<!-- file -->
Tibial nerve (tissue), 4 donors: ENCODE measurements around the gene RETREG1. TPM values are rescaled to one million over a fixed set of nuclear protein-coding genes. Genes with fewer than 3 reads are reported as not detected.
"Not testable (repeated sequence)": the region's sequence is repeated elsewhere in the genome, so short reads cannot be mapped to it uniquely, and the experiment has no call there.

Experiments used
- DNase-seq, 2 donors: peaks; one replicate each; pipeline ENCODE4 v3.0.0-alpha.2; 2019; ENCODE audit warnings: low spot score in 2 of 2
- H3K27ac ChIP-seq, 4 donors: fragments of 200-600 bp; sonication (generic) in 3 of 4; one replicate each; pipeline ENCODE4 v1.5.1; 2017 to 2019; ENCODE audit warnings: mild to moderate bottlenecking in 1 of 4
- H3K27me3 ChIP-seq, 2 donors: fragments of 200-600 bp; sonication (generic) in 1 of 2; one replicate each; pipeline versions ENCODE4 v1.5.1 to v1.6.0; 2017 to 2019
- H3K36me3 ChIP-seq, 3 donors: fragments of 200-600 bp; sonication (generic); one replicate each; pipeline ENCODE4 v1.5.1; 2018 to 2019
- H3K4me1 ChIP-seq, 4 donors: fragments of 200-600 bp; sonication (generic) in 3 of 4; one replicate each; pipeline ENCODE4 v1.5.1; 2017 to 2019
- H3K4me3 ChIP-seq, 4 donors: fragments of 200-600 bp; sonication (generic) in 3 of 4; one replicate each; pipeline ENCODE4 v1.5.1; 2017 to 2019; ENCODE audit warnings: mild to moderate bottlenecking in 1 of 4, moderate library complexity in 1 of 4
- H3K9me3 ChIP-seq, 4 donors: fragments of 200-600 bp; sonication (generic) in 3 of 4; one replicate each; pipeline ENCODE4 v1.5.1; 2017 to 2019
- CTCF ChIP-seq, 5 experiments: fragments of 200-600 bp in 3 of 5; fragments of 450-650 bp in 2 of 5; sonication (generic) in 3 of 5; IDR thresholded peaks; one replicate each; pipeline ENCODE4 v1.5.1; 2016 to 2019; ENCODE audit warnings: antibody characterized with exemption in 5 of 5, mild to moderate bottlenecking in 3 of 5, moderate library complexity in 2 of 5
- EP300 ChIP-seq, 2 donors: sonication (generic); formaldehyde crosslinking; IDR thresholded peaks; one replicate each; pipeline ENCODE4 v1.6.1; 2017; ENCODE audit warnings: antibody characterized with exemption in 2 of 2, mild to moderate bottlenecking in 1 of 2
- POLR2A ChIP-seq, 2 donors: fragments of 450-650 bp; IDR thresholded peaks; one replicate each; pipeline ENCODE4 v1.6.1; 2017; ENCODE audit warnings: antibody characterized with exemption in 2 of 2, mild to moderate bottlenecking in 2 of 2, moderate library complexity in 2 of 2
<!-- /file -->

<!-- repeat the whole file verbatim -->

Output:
Tibial nerve (tissue), 4 donors: ENCODE measurements around the gene RETREG1. TPM values are rescaled to one million over a fixed set of nuclear protein-coding genes. Genes with fewer than 3 reads are reported as not detected.
"Not testable (repeated sequence)": the region's sequence is repeated elsewhere in the genome, so short reads cannot be mapped to it uniquely, and the experiment has no call there.

Experiments used
- DNase-seq, 2 donors: peaks; one replicate each; pipeline ENCODE4 v3.0.0-alpha.2; 2019; ENCODE audit warnings: low spot score in 2 of 2
- H3K27ac ChIP-seq, 4 donors: fragments of 200-600 bp; sonication (generic) in 3 of 4; one replicate each; pipeline ENCODE4 v1.5.1; 2017 to 2019; ENCODE audit warnings: mild to moderate bottlenecking in 1 of 4
- H3K27me3 ChIP-seq, 2 donors: fragments of 200-600 bp; sonication (generic) in 1 of 2; one replicate each; pipeline versions ENCODE4 v1.5.1 to v1.6.0; 2017 to 2019
- H3K36me3 ChIP-seq, 3 donors: fragments of 200-600 bp; sonication (generic); one replicate each; pipeline ENCODE4 v1.5.1; 2018 to 2019
- H3K4me1 ChIP-seq, 4 donors: fragments of 200-600 bp; sonication (generic) in 3 of 4; one replicate each; pipeline ENCODE4 v1.5.1; 2017 to 2019
- H3K4me3 ChIP-seq, 4 donors: fragments of 200-600 bp; sonication (generic) in 3 of 4; one replicate each; pipeline ENCODE4 v1.5.1; 2017 to 2019; ENCODE audit warnings: mild to moderate bottlenecking in 1 of 4, moderate library complexity in 1 of 4
- H3K9me3 ChIP-seq, 4 donors: fragments of 200-600 bp; sonication (generic) in 3 of 4; one replicate each; pipeline ENCODE4 v1.5.1; 2017 to 2019
- CTCF ChIP-seq, 5 experiments: fragments of 200-600 bp in 3 of 5; fragments of 450-650 bp in 2 of 5; sonication (generic) in 3 of 5; IDR thresholded peaks; one replicate each; pipeline ENCODE4 v1.5.1; 2016 to 2019; ENCODE audit warnings: antibody characterized with exemption in 5 of 5, mild to moderate bottlenecking in 3 of 5, moderate library complexity in 2 of 5
- EP300 ChIP-seq, 2 donors: sonication (generic); formaldehyde crosslinking; IDR thresholded peaks; one replicate each; pipeline ENCODE4 v1.6.1; 2017; ENCODE audit warnings: antibody characterized with exemption in 2 of 2, mild to moderate bottlenecking in 1 of 2
- POLR2A ChIP-seq, 2 donors: fragments of 450-650 bp; IDR thresholded peaks; one replicate each; pipeline ENCODE4 v1.6.1; 2017; ENCODE audit warnings: antibody characterized with exemption in 2 of 2, mild to moderate bottlenecking in 2 of 2, moderate library complexity in 2 of 2